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Panic of 1819

The Panic of 1819 was the first major financial crisis[?] in the United States. It featured widespread foreclosures[?], bank failures[?], unemployment, and a slump in agriculture and manufacturing. It marked the end of the economic expansion that had followed the War of 1812.

The primary cause of the Panic of 1819 was likely the credit tightening instituted by the directors of the Second Bank of the United States, who were skeptical of the risky lending policies practiced by the new wildcat banks in the West. When the Bank called in its loans, state banks had to follow suit. Loans made to land speculators and similar high-risk debtors typically defaulted, which bankrupted their lenders. These failed banks in turn pulled other banks down with them, along with the fortunes of their depositors. These problems were compounded by the strong price competition which domestic manufacturing faced from foreign goods, as well as a downturn in exports, in particular cotton. The factory and farm failures resulting from bank failures and low prices caused rampant unemployment.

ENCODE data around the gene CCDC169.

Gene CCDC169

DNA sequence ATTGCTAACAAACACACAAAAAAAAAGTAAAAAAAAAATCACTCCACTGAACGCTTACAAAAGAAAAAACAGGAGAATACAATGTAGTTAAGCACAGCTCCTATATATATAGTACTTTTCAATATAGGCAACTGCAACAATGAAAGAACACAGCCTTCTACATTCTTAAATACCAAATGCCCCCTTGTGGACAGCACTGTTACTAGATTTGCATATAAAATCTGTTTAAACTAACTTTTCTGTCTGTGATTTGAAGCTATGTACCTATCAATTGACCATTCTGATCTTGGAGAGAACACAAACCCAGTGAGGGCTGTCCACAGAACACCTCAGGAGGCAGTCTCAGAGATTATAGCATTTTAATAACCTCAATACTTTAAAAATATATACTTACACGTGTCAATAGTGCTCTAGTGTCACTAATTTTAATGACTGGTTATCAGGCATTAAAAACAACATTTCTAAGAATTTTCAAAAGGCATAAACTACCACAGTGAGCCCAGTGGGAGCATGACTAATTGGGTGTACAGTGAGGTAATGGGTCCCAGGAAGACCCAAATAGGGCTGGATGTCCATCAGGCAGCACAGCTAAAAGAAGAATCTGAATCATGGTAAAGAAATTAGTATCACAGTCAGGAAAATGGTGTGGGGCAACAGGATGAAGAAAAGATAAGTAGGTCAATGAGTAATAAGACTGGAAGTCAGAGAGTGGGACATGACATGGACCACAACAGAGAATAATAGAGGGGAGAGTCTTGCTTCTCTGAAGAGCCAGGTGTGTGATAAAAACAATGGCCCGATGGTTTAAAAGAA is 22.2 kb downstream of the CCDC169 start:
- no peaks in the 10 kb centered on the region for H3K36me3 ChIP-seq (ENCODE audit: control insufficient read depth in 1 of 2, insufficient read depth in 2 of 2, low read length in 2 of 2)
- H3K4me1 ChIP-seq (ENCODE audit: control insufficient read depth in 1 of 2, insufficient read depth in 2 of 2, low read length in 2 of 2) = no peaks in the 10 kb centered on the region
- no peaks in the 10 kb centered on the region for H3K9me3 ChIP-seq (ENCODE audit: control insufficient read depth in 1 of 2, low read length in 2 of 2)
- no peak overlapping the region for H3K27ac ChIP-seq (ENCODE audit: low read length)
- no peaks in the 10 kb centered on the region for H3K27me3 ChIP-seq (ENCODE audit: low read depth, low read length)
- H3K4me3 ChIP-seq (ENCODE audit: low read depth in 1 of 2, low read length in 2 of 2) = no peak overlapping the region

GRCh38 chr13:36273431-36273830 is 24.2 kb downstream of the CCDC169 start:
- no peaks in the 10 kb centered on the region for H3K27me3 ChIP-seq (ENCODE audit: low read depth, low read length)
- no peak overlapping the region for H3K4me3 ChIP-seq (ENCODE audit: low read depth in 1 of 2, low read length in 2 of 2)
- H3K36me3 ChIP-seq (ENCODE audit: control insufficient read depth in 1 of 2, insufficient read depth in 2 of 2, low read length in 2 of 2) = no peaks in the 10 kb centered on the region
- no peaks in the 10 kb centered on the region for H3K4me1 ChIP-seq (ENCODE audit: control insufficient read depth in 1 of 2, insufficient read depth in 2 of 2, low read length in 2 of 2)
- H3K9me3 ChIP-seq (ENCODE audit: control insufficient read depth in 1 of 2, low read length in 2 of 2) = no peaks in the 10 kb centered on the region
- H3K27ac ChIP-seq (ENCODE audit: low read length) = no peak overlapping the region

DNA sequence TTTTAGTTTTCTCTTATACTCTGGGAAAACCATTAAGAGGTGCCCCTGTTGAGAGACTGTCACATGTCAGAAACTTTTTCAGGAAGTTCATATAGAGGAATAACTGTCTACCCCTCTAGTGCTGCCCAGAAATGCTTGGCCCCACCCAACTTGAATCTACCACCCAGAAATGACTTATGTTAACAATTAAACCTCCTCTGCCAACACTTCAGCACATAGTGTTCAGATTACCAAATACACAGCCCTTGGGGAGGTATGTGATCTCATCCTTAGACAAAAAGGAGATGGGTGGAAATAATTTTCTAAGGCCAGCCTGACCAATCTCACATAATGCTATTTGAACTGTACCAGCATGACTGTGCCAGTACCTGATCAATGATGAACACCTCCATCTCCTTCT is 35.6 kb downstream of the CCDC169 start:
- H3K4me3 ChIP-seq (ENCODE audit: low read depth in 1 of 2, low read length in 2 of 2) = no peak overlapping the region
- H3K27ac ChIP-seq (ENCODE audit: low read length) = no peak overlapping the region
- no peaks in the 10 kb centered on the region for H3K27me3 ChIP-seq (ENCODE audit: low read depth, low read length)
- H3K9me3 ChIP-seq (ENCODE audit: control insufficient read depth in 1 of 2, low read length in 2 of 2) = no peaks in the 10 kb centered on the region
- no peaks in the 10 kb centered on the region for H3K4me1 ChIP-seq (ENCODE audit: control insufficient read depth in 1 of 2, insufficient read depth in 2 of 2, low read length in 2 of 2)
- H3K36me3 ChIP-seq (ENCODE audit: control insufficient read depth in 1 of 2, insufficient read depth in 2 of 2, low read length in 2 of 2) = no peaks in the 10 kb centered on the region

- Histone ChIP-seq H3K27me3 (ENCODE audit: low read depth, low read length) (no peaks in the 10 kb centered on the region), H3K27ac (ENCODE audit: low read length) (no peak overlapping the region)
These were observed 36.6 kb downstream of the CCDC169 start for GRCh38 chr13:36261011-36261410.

Proposed remedies included:

  • increase of tariffs (largely proposed by Northern manufacturing interests)
  • reduction of tariffs (largely proposed by Southerners, who believed free trade would stimulate the economy and increase demand)
  • monetary expansion; i.e., restriction or suspension of specie payment
  • rigid enforcement of specie payment
  • restriction of bank credit
  • direct relief of debtors
  • public works proposals
  • stricter enforcement of anti-usury laws[?]
  • abolition of the national bank (the Second Bank of the United States)

The worst of the crisis was over by 1824, and the rest of the decade saw a gradual recovery of the U.S. economy. It was the nation's first experience with the mysteries and miseries of the business cycle.

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